A recent Gallup poll – confirmed by an Industry Health Exchanges report – of 20,000 people exposes some significant and troubling facts about the ACA. (Note that the ACA was recently instated, so this poll shows possible initial trends rather than established behavior. Still, it looks pretty grim.)
Of the ACA enrollees, less than 40% described themselves as being in good/excellent health, compared to the roughly 50% of the general population. It can be reasonably expected that these people will contribute significantly to a net flow of funds out of the system. That is what healthcare is for, after all: to treat illnesses and promote health.
A bit over 40% of ACA enrollees reported less than $24,000 yearly income. These people will likely need tax credits in order to pay for their policies, and the high premiums of the ACA plans are certain to cause an economic burden on them. This is a very important point: these are not the droves of young, healthy individuals that are necessary te ensure the success of the ACA.
Also disturbing: according to reports from Express Scripts and Prime Therapeutics, the ACA enrollees seem to be consuming a disproportionate amount of “specialty drugs” (which are typically very high cost) than the general populace, and have applied for about twice as many 90-day prescriptions as non-ACA members. Now this is all new data on a new plan with new members: a lot of this may be due to people simply taking advantage of a new opportunity. Still, this is a lot of money flowing out, and not a lot flowing in – not a good sign for the long-term success of the ACA.
And from the Gallup poll: only a relatively small percentage did not previously have coverage. This supports an earlier RAND report that was criticized for having too small of a data set. These findings are in line with the recently released CBO report, which in effect predicted that by the year 2024, there will be roughly the same number of uninsured Americans as there were before the inception of the ACA. (This report was recently amended, and the numbers aren’t as bad as the initial findings, but they’re still really, really bad. Sort of like, the ship is sinking, but not as fast as originally thought.)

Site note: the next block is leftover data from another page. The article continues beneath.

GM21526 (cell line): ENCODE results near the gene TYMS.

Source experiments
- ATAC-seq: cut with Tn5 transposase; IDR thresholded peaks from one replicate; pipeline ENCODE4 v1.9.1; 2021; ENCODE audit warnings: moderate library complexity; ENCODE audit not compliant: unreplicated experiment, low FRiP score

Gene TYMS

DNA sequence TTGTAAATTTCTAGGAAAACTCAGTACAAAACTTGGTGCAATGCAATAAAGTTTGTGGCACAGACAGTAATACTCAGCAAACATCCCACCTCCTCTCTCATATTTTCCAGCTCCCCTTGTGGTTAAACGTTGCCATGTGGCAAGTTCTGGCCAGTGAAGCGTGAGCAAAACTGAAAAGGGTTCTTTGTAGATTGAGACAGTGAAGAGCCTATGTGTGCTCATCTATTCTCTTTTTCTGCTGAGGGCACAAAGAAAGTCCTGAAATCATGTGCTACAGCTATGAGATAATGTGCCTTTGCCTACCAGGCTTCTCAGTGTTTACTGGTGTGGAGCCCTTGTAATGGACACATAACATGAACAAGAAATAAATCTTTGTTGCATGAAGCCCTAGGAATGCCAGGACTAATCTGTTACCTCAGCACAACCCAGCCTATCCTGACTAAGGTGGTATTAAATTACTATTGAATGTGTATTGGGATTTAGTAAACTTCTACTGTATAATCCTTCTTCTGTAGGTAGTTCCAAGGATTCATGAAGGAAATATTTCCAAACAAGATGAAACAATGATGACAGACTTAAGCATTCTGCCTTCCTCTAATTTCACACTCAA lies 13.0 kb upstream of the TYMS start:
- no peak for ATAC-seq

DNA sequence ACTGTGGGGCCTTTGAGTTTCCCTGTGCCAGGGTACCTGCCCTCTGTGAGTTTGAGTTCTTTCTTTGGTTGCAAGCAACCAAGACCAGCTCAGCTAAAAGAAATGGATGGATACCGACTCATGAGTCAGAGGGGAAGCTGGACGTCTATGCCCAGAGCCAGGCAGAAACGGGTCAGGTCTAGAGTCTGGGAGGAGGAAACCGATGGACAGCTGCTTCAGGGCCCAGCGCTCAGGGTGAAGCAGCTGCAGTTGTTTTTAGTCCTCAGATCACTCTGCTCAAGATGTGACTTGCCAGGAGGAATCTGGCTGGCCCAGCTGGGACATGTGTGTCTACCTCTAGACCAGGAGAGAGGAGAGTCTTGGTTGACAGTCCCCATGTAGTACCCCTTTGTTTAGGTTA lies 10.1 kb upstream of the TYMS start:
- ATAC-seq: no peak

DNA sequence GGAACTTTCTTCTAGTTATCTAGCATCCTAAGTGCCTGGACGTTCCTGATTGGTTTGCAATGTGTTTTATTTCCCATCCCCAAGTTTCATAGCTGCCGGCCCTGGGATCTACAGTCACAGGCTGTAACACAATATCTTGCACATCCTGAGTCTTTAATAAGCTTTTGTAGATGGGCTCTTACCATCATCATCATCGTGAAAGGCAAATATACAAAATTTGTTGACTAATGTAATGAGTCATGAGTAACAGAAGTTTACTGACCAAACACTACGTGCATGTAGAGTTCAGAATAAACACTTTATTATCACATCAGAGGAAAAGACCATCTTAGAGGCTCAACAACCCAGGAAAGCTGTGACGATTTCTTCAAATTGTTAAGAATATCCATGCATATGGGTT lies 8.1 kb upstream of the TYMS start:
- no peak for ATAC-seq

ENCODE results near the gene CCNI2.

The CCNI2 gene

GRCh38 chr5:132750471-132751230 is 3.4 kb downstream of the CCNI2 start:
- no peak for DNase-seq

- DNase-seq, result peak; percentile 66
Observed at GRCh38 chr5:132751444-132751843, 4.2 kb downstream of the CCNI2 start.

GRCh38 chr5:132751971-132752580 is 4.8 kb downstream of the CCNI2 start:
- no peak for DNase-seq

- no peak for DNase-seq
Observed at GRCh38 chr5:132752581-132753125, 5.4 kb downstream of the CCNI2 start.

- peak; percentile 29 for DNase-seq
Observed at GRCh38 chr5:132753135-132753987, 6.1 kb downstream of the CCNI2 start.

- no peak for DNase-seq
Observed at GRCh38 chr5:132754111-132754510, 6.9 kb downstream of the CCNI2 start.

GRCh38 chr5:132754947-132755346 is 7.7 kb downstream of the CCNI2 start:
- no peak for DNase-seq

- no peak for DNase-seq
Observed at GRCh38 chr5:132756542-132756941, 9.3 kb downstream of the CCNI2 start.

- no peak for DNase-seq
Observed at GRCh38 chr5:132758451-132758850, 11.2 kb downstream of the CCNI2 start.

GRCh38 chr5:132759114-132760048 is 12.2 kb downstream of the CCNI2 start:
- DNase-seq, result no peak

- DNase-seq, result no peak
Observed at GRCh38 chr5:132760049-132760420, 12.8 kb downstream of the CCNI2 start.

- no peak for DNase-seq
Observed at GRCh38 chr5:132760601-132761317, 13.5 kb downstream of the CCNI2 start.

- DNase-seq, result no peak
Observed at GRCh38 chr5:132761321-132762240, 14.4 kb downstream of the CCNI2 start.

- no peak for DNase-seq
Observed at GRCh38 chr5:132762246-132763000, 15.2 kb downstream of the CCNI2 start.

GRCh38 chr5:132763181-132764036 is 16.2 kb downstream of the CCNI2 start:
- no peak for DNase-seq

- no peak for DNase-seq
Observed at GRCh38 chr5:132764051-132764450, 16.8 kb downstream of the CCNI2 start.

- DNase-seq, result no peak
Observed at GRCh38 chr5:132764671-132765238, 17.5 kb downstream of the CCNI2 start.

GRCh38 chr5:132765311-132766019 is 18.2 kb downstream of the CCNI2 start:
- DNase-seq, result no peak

Not reported by Gallup was the number of people who lost insurance due to the ACA.
So the ACA needs the enrollment of a large number of healthy individuals of some financial means, people whose premiums can fund those who need to use the services. This doesn’t seem to be happening and, unless a new course is charted, is not likely to change. Although this administration recently touted the success of 7.5 million enrollees (of the 30 million or so of uninsured citizens), it certainly doesn’t look like the ACA will be sustainable unless severe changes to the plan are implemented. And all this after trillions (trillions???) of dollars have been spent.
Insuring the uninsured and needy is not a new concept. Even Nixon said something to the effect of “Well, then let’s just buy them insurance!” Easy said, but where’s the money going to come from? The exorbitant sums consumed by the Obama administration for that purported end certainly hasn’t seemed to help much, and the long-term prospects look worse. Nor is providing the insurance to the needy solely a project of “magnanimous Liberals”, no matter what the mainstream media would like you to believe. Plenty of Republican-proposed bills have been proposed, of which HR 3121 is only one example. Democrat have proposed other plans as well. None are perfect, none have simple solutions, and not one of them will be cheap. But they should all be reexamined in light of the recent findings regarding the ACA. That ship is sinking: simply convincing the orchestra to keep playing might make the out-of-touch, self-proclaimed “progressives” who have hijacked the Democratic party feel good, but it’s looking like it’s going to be a long, cold descent to an all-but-certain fate. The problem is that it just might drag the rest of us down with it.